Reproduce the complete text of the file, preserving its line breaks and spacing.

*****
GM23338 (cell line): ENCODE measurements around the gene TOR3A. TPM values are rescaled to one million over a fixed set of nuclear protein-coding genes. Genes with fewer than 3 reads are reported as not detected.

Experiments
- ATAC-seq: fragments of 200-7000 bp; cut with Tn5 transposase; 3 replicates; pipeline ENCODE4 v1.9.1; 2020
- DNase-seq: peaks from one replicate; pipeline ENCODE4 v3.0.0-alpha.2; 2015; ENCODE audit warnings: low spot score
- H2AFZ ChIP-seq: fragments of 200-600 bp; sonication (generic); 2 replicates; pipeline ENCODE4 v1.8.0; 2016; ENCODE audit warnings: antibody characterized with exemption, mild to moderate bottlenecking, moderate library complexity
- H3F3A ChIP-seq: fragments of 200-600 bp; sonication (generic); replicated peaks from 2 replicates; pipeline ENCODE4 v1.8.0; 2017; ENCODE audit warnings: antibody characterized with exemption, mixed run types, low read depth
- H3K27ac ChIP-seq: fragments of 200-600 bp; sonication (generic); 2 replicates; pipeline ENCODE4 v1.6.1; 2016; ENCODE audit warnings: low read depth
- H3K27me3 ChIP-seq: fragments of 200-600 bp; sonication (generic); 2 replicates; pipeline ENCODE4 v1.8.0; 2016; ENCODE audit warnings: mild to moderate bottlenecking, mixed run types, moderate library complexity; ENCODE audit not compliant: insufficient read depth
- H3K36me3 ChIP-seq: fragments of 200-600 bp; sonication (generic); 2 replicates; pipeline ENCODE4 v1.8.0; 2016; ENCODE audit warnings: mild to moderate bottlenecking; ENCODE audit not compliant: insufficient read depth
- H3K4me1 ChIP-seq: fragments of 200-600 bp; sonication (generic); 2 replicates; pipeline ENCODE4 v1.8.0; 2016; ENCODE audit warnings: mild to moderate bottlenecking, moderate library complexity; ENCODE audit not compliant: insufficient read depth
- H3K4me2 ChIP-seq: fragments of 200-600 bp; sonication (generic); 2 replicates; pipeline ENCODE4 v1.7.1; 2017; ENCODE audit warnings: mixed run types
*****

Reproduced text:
GM23338 (cell line): ENCODE measurements around the gene TOR3A. TPM values are rescaled to one million over a fixed set of nuclear protein-coding genes. Genes with fewer than 3 reads are reported as not detected.

Experiments
- ATAC-seq: fragments of 200-7000 bp; cut with Tn5 transposase; 3 replicates; pipeline ENCODE4 v1.9.1; 2020
- DNase-seq: peaks from one replicate; pipeline ENCODE4 v3.0.0-alpha.2; 2015; ENCODE audit warnings: low spot score
- H2AFZ ChIP-seq: fragments of 200-600 bp; sonication (generic); 2 replicates; pipeline ENCODE4 v1.8.0; 2016; ENCODE audit warnings: antibody characterized with exemption, mild to moderate bottlenecking, moderate library complexity
- H3F3A ChIP-seq: fragments of 200-600 bp; sonication (generic); replicated peaks from 2 replicates; pipeline ENCODE4 v1.8.0; 2017; ENCODE audit warnings: antibody characterized with exemption, mixed run types, low read depth
- H3K27ac ChIP-seq: fragments of 200-600 bp; sonication (generic); 2 replicates; pipeline ENCODE4 v1.6.1; 2016; ENCODE audit warnings: low read depth
- H3K27me3 ChIP-seq: fragments of 200-600 bp; sonication (generic); 2 replicates; pipeline ENCODE4 v1.8.0; 2016; ENCODE audit warnings: mild to moderate bottlenecking, mixed run types, moderate library complexity; ENCODE audit not compliant: insufficient read depth
- H3K36me3 ChIP-seq: fragments of 200-600 bp; sonication (generic); 2 replicates; pipeline ENCODE4 v1.8.0; 2016; ENCODE audit warnings: mild to moderate bottlenecking; ENCODE audit not compliant: insufficient read depth
- H3K4me1 ChIP-seq: fragments of 200-600 bp; sonication (generic); 2 replicates; pipeline ENCODE4 v1.8.0; 2016; ENCODE audit warnings: mild to moderate bottlenecking, moderate library complexity; ENCODE audit not compliant: insufficient read depth
- H3K4me2 ChIP-seq: fragments of 200-600 bp; sonication (generic); 2 replicates; pipeline ENCODE4 v1.7.1; 2017; ENCODE audit warnings: mixed run types